My life after 1941: George Oakes

After we left Kavieng in New Ireland, the Macdhui took us to Sydney where we moved in with my mother’s parents at Lindfield where my grandfather, Rev. G. E. Johnson, was the Methodist minister. In 1942 I went to Lindfield Public School when I did years 2/3 in one year as I was so far behind. My mother, who had no training before she was married in any sort of work, commenced nursing training at Royal North Shore Hospital. Later, we moved to Mosman and lived in a house that had a view through the Sydney Harbour heads.

Because of the war, all of the windows were covered, so that the light would not get out at night. When the Japanese submarines entered Sydney Harbour the sirens went and we turned off all lights and sat together under tables in the hallway in the centre of the house until the all clear siren went: it was spooky!

In 1945, my brother Parker and I went to Wolaroi College, Orange, as boarders. I was 11 and went into year 6 while Parker, who was 8, went into year 3. We had heard nothing about the whereabouts of our father since we left Kavieng. Later in the year on VP Day we were all happy boarders and walked around the school banging garbage bin lids: I think we were given half a day off school. Later, that year in October, the Headmaster called Parker and myself into his office and told us that our father had been lost on the Montevideo Maruand would not be coming home. I cried but Parker was not so overwhelmed: he was too young to comprehend what had happened. In 1946, our mother joined us at Wolaroi as the Sister/House Matron. Wolaroi at the time had about 90 boarding students. Mother only stayed at Wolaroi for one year and then went back to nursing in Sydney.

In October 1947, our mother married again and moved to Cheltenham in Sydney. At Easte, 1948, I left Wolaroi as a boarder and became a dayboy at Newington doing third year of high school (Year 9). At the end of that year as my marks were so low because of my broken background, I repeated 3rd year in 1949, and did the Leaving Certificate (year 11) in 1951. I also did well in long distance running, winning a cup for it. Our school fees at Wolaroi and Newington were partly paid by the Methodist Church, as my father had been a Methodist missionary. At the end of 1951, I became a Cadet Survey Draftsman in the Department of Mines.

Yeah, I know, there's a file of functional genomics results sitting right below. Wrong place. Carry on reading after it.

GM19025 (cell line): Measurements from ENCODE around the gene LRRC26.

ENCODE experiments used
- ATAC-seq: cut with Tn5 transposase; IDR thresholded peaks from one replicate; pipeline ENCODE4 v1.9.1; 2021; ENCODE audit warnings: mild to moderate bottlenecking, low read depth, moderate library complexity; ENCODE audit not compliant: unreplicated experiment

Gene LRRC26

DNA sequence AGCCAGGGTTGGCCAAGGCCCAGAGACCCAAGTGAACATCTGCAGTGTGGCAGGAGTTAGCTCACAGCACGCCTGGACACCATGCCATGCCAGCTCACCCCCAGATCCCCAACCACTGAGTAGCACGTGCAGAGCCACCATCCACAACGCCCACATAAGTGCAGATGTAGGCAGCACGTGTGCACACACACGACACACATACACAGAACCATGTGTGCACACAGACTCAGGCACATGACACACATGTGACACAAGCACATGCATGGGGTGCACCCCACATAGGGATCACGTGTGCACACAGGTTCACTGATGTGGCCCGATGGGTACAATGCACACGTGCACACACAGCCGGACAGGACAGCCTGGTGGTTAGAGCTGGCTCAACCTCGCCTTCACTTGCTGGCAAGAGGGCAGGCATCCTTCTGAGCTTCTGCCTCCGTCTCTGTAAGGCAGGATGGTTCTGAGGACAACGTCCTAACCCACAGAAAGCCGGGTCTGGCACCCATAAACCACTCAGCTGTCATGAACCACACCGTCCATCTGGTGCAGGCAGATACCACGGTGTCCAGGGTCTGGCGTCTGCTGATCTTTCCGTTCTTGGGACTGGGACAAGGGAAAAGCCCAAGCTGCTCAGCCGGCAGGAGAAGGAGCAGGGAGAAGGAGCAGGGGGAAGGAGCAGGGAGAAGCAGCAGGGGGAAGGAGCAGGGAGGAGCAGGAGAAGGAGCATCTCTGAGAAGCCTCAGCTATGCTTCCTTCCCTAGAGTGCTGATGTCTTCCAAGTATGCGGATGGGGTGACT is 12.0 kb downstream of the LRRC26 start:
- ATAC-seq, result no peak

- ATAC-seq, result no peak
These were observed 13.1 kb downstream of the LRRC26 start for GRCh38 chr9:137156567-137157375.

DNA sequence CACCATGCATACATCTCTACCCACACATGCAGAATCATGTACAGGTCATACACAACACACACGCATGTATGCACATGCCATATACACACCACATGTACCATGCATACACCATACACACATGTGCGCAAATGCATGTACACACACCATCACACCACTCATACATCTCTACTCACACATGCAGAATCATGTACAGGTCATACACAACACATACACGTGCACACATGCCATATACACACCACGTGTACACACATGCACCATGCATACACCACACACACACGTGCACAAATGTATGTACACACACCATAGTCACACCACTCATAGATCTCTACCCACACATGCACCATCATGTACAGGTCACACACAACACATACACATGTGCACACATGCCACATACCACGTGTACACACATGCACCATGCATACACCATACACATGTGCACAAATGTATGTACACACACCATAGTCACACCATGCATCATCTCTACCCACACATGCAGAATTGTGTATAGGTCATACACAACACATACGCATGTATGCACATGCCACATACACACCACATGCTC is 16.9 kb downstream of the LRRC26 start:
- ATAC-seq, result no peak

In March 1952, I started 6 months’ National Service in the Air Force and was lucky to be in the 12 selected in NSW for pilot training. Six of us trained on Tiger Moths at Newcastle while staying at the Williamtown RAAF Station. We did 50 hours flying including over 40 hours solo.

About August 1953, my mother noticed in the paper an advertisement for applications for Cadetships in TPNG. She knew I was not happy living at home spending a lot of time babysitting my two sisters and young brother aged then 5, 3 and 8 months, and not getting on well with my step-father who was a Member of the NSW Parliament which meant he and my mother were out many nights each week. I applied for three Cadetships as a Patrol Officer, Forestry Officer and Surveyor. At the interview, I was offered any of the three but decided on the Patrol Officer as the other two entailed going to University in Sydney for several years before going to TPNG. The Chairman of the committee that interviewed me had been District Officer at Kavieng prewar and knew me as a child. I only found this out later when I spoke to my mother.

I went to TPNG in January 1954 and, after attending a short course in Port Moresby, was posted to Mendi which was in a restricted area as the people were still fighting. I went on several patrols with senior staff.